Guilty of not understanding a large component of economic management: the impact of unbridled consumerist policies on the environment. But I suspect he could also be guilty, behind closed doors, of balancing anything "green" in favour of brown.

5 degrees in 30 years?

Melting Arctic Makes Way for Man
Researchers Aboard Icebreaker Say [http://www.washingtonpost.com/wp-dyn/content/article/2006/11/04/AR2006110401173_pf.html|Shipping Could Add to Risks for Ecosystem]
By Doug Struck
Washington Post Foreign Service
Sunday, November 5, 2006; A01

ICEBREAKER CHANNEL, Northwest Passage -- The Amundsen's engines growl low, as if in warning. The ship steals ahead; its powerful spotlights stab at fog thick with the lore of crushed ships and frozen voyagers. Ice floes gleam from the void like the eyes of animals in the night.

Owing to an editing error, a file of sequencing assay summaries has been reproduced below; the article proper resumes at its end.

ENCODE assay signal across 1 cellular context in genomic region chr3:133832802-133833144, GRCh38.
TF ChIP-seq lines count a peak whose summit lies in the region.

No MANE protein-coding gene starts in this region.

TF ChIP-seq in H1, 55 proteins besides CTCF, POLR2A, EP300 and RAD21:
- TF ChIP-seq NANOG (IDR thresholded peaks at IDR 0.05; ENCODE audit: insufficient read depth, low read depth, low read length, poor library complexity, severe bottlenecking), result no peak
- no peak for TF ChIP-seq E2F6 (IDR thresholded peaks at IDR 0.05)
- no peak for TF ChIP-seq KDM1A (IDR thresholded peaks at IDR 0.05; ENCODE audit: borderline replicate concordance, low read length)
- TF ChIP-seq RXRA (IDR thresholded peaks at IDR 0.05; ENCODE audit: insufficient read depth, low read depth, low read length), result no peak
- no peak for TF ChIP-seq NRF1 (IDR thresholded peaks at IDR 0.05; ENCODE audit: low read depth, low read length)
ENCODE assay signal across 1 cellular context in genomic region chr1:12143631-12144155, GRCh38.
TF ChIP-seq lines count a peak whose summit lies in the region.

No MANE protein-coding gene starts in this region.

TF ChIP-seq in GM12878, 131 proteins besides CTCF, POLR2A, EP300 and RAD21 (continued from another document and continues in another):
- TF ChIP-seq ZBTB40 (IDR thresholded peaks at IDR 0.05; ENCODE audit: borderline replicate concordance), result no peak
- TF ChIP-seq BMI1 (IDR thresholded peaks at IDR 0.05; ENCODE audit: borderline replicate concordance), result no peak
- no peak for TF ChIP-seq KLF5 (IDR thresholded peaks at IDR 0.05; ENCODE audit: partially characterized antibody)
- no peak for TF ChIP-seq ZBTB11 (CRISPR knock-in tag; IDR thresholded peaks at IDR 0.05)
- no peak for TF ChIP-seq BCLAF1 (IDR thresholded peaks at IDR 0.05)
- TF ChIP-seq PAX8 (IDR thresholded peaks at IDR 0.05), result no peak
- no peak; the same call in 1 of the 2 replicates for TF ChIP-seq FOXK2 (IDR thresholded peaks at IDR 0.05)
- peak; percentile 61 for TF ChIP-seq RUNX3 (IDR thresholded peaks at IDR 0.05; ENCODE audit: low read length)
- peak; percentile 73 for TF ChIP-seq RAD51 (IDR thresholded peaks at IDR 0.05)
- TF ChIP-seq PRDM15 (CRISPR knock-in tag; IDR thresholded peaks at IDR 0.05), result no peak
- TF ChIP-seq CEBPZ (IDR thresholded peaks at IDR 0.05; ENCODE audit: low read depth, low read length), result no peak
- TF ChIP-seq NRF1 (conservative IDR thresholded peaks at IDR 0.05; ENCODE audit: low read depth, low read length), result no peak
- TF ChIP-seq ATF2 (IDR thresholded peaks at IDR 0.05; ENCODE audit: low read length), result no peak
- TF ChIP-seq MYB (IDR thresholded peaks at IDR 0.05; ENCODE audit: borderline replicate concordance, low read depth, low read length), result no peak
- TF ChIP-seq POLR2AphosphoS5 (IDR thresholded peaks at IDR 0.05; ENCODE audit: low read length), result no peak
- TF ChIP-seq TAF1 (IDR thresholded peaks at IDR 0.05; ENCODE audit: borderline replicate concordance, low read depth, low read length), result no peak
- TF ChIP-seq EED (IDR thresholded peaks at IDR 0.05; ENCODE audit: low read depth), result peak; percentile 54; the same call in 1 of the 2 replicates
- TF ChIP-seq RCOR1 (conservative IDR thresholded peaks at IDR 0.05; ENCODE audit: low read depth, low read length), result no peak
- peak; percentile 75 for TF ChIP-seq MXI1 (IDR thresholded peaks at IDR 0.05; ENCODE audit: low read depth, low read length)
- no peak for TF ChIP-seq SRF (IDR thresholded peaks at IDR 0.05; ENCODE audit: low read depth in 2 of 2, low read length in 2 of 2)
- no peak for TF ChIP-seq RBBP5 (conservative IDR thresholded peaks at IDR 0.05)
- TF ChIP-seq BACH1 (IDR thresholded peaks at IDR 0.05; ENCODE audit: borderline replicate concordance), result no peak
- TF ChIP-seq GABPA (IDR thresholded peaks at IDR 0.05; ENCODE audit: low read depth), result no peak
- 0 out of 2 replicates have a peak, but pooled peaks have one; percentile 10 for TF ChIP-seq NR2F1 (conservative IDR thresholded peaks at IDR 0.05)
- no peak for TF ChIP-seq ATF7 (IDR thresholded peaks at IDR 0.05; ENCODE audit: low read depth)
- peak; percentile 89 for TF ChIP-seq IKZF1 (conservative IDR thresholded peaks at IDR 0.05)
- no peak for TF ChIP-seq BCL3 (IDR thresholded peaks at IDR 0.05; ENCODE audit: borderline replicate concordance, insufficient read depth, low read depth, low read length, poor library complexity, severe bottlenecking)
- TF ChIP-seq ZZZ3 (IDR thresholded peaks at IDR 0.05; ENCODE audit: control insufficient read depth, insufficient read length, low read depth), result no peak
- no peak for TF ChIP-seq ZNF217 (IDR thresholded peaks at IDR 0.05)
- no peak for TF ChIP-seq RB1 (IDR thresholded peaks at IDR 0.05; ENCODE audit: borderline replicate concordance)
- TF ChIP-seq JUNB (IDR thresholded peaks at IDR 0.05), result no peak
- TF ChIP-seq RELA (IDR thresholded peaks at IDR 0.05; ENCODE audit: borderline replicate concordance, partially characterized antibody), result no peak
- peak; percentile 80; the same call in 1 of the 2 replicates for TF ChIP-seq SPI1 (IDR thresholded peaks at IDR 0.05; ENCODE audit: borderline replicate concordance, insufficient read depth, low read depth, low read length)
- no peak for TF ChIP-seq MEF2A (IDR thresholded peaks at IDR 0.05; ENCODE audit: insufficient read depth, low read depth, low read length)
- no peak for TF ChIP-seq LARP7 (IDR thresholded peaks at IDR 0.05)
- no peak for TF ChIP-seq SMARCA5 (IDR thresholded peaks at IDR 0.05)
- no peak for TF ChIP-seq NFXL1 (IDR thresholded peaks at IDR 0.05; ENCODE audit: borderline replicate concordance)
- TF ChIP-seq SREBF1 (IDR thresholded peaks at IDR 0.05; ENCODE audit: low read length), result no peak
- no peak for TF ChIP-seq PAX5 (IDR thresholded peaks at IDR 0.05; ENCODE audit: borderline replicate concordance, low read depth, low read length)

The Canadian Coast Guard icebreaker Amundsen weaves in graceful slow motion through the ice pack, advancing through the legendary Northwest Passage well after the Arctic should be iced over and shuttered to ships for the winter.
The fearsome ice is weakened and failing, sapped by climate change. Ultimately, this night's ghostly procession through Icebreaker Channel will be the worst the ship faces on its late-season voyage. Much of the trip, crossing North America from west to east through the Northwest Passage, will be in open water, with no ice in sight.
The Amundsen is here to challenge the ice that has long guarded the legendary Northwest Passage across the roof of the Earth, and to plumb the scientific mysteries of an Arctic thawing from global warming.
A relentless climb of temperature -- 5 degrees in 30 years -- is shrinking the Arctic ice...